Last week, Joshua Brown wrote in a blog post that Wall Street analysts blew their analysis of BP
His post was in response to a Reuters report that nearly every Wall Street analyst stuck to their ratings as the Gulf crisis unfolded. As BP shares began to drop, "most were screaming the same message: buy, baby, buy."
Why did nearly every Wall Streeter miss so badly? Reuters says the BP mess once again exposes "the conflicts and weaknesses that still bedevil the sell-side analyst community, despite a decade of much-heralded reform." In other words, analysts are still hesitant to be negative toward companies that can provide huge amounts of underwriting business.
Santa Clause and the Tooth Fairy
Brown has a different opinion, blaming the blown calls on fundamental analysis, which looks at a company's financials, competitive position, management, etc., in order to come up with a fair value estimate. Contrast that with technical analysis or momentum investing, which ignore a company's fundamentals and focus on stock price movements, trading volume, and other things unrelated to the underlying business.
"For some strange reason," Brown writes about fundamental analysts on Wall Street, "they've been indoctrinated with this belief that Discounted Cash Flow analysis and terms like 'Fair Value' will mean anything at all in a market of buyers and sellers relentlessly seeking advantage over each other." Cutting to the chase even more: "DCF is the tooth fairy, Fair Value is Santa Claus."
Brown says the BP crisis is so full of unknown risks and uncertainties that believing that a fundamental analyst's "model" can provide answers "is the height of slapstick-comedy-masquerading-as-research."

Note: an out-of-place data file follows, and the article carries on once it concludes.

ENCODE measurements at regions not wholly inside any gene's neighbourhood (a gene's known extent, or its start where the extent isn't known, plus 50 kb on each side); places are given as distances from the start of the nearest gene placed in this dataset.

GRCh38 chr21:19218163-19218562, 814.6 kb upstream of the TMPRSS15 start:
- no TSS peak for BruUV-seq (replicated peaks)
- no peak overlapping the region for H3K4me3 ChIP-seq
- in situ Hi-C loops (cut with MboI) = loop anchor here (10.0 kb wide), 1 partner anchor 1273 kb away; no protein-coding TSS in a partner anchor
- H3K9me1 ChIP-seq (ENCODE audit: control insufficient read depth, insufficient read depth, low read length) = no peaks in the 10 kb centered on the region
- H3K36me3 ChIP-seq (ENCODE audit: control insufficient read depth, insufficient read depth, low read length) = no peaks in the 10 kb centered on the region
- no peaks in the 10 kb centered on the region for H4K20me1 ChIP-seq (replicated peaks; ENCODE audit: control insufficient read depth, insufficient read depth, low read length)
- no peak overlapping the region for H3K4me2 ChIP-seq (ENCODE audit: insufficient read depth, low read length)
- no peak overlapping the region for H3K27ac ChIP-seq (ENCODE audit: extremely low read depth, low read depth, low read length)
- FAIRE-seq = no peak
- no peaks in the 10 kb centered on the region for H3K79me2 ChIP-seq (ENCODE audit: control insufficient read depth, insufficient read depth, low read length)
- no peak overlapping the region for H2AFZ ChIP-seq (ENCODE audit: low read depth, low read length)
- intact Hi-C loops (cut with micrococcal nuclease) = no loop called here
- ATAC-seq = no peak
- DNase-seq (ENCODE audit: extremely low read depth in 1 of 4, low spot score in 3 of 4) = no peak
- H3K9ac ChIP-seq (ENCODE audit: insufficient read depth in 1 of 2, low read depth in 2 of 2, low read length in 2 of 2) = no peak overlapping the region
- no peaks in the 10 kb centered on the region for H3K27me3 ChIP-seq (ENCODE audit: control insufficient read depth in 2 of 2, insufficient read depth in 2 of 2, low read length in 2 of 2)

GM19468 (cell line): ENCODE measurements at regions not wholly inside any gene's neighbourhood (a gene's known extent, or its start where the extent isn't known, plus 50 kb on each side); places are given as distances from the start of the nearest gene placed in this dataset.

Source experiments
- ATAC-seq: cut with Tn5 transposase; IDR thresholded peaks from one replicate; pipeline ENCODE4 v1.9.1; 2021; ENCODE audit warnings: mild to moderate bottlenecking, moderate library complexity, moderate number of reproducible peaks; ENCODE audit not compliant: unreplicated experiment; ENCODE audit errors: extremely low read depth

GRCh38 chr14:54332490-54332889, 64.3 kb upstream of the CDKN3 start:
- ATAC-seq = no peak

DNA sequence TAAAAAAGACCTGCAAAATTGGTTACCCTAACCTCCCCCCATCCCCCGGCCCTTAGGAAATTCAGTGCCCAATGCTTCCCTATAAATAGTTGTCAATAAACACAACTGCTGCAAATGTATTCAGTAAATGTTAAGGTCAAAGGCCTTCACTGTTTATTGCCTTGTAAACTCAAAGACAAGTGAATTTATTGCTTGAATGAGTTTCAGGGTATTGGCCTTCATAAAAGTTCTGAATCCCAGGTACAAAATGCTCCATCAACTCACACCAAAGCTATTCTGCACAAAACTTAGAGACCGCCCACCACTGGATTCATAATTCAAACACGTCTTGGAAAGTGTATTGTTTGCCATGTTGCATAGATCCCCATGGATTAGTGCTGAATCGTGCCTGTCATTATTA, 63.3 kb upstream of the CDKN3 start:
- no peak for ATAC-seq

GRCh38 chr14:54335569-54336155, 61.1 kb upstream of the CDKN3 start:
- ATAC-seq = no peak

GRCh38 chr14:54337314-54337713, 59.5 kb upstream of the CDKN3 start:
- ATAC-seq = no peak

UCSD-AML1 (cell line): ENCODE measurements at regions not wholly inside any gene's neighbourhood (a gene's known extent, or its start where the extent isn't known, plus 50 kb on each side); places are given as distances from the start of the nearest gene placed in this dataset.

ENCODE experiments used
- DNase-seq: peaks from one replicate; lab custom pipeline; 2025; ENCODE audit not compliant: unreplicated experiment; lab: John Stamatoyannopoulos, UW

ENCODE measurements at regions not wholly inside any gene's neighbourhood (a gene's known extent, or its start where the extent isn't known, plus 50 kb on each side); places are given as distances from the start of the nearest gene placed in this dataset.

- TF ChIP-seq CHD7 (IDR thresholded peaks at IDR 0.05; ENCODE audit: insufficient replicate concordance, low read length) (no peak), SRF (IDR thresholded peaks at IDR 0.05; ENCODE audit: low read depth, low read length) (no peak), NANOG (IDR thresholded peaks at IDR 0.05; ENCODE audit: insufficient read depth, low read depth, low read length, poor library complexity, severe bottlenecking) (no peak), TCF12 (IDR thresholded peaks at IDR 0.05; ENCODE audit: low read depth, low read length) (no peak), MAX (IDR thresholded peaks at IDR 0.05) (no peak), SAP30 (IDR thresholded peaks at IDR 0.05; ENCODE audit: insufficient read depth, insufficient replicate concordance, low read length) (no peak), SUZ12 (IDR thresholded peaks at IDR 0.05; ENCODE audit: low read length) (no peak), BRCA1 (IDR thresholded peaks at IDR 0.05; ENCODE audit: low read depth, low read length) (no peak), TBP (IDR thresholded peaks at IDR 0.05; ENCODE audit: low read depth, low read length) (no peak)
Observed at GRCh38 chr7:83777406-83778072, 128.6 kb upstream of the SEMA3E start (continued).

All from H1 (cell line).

What a Fool fundie believes
Brown misses in two ways here. First, most Wall Street analysts don't even use DCFs to value companies. A survey by NYU professor Aswath Damodaran a few years ago revealed the majority rely on relative valuation -- which is mostly about comparing similar companies to each other and then determining which are undervalued on a relative basis.
But -- Brown's shots at DCF and fair value aside -- that's a rather minor point. His biggest misconception is that fundamental analysis somehow excludes the concept of saying, "No one -- no one! -- knows what BP's bill will be and how long it will be paying," and therefore it's crazy to perform a DCF on the company.
In fact, a fundamental analyst did say that: Tom Jacobs, head of the Motley Fool Special Ops service. His initial research on BP focused on one question: "Is the potential reward worth the risk?" Because of the still unknowable downside compared to a quite limited near-term upside of around 50%, Tom decided the potential reward was not worth the risk and moved on. That seems like sound fundamental analysis to me.
Responsible fundamental analysis most certainly considers risk vs. reward. The fact that nearly every Street analyst failed to get it right speaks more to the still-tangled web of Wall Street relationships than a failure of fundamental analysis.
Foolish bottom line
Things are always so clear in hindsight. Of course Johnson & Johnson
A more recent example involves Toyota
Fool analyst Rex Moore is staying far away from BP. He owns shares of Johnson & Johnson. Johnson & Johnson is a Motley Fool Income Investor selection. Motley Fool Options has recommended buying calls on Johnson & Johnson. The Motley Fool has a disclosure policy.